Official Russian figures vary with and are higher than my own, especially when it comes to jihadi losses.  For example, for Dagestan my figures for state agents are 70 killed and 130 wounded; state agents includes civilian officials as well as personnel of the law enforcement organs of coercion (military, GSB, GRU and MVD).  The Dagestan department of the MVD reported that in the first eleven months of 2009, 76 law enforcement personnel were killed and 155 wounded, but this figure does not include December or civilian officials.  (“V Dagestane deistvuet do 150 boevikov, schitayut v respublikanskom MVD,” 10 December 2009, 14:47, http://www.kavkaz-uzel.ru/articles/162939/.) Therefore, even though we would expect officials to downplay losses in, and failures by their own departments, these official figures exceed my own. Regarding the mujahedin, my figures for Dagestan show 79 killed, 1 wounded, and 6 captured, but the Dagestan MVD’s figures are 135 mujahedin killed and 111 captured and do not even include December. (“V Dagestane deistvuet do 150 boevikov, schitayut v respublikanskom MVD,” 10 December 2009, 14:47, http://www.kavkaz-uzel.ru/articles/162939/.) However, in this case the variation corresponds with the expectation that the MVD might pad such figures in order to portray their work as successful to both local and especially Moscow authorities.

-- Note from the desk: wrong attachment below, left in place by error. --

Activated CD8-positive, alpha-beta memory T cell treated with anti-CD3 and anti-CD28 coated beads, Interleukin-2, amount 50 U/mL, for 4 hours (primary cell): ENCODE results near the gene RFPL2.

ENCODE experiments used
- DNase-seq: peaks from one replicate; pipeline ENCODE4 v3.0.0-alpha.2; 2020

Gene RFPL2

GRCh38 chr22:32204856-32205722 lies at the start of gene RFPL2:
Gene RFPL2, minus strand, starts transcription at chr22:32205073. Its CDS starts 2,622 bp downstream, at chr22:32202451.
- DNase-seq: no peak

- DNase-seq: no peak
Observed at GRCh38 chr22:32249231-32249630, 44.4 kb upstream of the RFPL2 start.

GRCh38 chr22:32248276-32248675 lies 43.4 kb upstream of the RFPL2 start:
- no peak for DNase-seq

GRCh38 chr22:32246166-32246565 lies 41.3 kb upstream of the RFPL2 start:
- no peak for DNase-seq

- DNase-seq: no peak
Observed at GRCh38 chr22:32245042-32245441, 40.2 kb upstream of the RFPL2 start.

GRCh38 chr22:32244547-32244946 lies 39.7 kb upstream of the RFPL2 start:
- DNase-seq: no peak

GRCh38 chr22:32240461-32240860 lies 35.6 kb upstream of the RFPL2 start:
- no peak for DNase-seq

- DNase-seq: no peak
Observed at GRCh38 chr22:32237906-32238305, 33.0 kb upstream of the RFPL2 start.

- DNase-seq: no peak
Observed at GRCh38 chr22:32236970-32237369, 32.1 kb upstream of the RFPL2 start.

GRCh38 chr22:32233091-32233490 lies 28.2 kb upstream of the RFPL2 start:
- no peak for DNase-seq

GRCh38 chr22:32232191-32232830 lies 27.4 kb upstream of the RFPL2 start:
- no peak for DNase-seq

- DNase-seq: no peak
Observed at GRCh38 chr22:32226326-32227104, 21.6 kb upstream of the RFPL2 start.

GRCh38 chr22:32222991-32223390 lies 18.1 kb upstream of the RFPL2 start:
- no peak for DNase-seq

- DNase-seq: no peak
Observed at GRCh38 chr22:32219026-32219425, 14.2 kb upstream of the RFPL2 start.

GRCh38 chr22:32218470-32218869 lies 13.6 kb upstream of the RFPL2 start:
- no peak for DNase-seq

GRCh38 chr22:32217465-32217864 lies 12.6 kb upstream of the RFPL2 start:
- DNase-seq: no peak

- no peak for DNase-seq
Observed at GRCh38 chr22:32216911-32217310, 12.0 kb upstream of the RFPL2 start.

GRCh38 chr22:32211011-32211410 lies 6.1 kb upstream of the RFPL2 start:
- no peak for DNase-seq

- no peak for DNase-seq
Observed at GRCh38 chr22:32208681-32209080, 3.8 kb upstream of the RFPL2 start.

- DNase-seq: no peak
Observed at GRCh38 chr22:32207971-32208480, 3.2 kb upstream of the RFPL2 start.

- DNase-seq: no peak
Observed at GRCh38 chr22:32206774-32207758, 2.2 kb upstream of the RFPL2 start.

Summing up 2009, the CE’s operational activity saw a substantial increase as compared to 2008, marking the third consecutive year that the mujahedin have been able to markedly increase the costs for the local republic administrations and for Moscow.

Bring in the New Year: 2010

The CE began with a flurry of operations to kick off the new year with the most spectacular in Dagestan.  After losing their amir on New year’s Eve, Dagestan’s mujahedin took revenge when of a suicide bomber detonated a jeep bomb at a transportation police base in the Dagestani capitol Makhachkala on Orthodox Christmas eve.  This was the first suicide martyr bombing of 2010 after twenty-one such attacks in 2009.  The attack killed five policemen and wounded 19.  The attack seemed a copy of August 17 truck bomb explosion of a Nazran district MVD station building organizaed by Buryatskii and the RS. In this recent attack, the suicide bomber also attempted to drive onto the base’s parade ground as personnel gathered for the morning briefing.  Three station guards rammed their UAZ jeep into the attacker’s jeep, thus sacrificing themselves but preventing a much higher death toll.  Investigators found shards of artillery shells that detonated inside the suicide bomber’s vehicle.  Therefore, the explosion was massive with a reported force of 100 kilograms of TNT, left a crater one meter deep and two meters wide, broke windows within 200 meters of the explosion and badly damaged some 100 nearby automobiles.  (Ludmilla Maratova, “MVD Dagestana nazvalo imena pogibshchikh v rezul’tate terakta militsionerov,” Kavkaz uzel, 7 January 2010, 14:00, http://www.kavkaz-uzel.ru/articles/163967/.)  This attack brings the total of suicide martyr attacks to 22 since the first on 16 May 2009 since the RS’s revival.  This is equal to an average of one such attack every ten and a half days.

Dagestan saw several other terrorist-related incidents in the first week of 2009.  On January 6 an IED placed on a railway line near Makhachkala was discovered and defused, and unidentified attackers tossed two grenades, of which only one detonated, into the courtyard of the Makhachkala home of an adviser to Dagestan’s natural resources minister, Ibadulla Mukaev.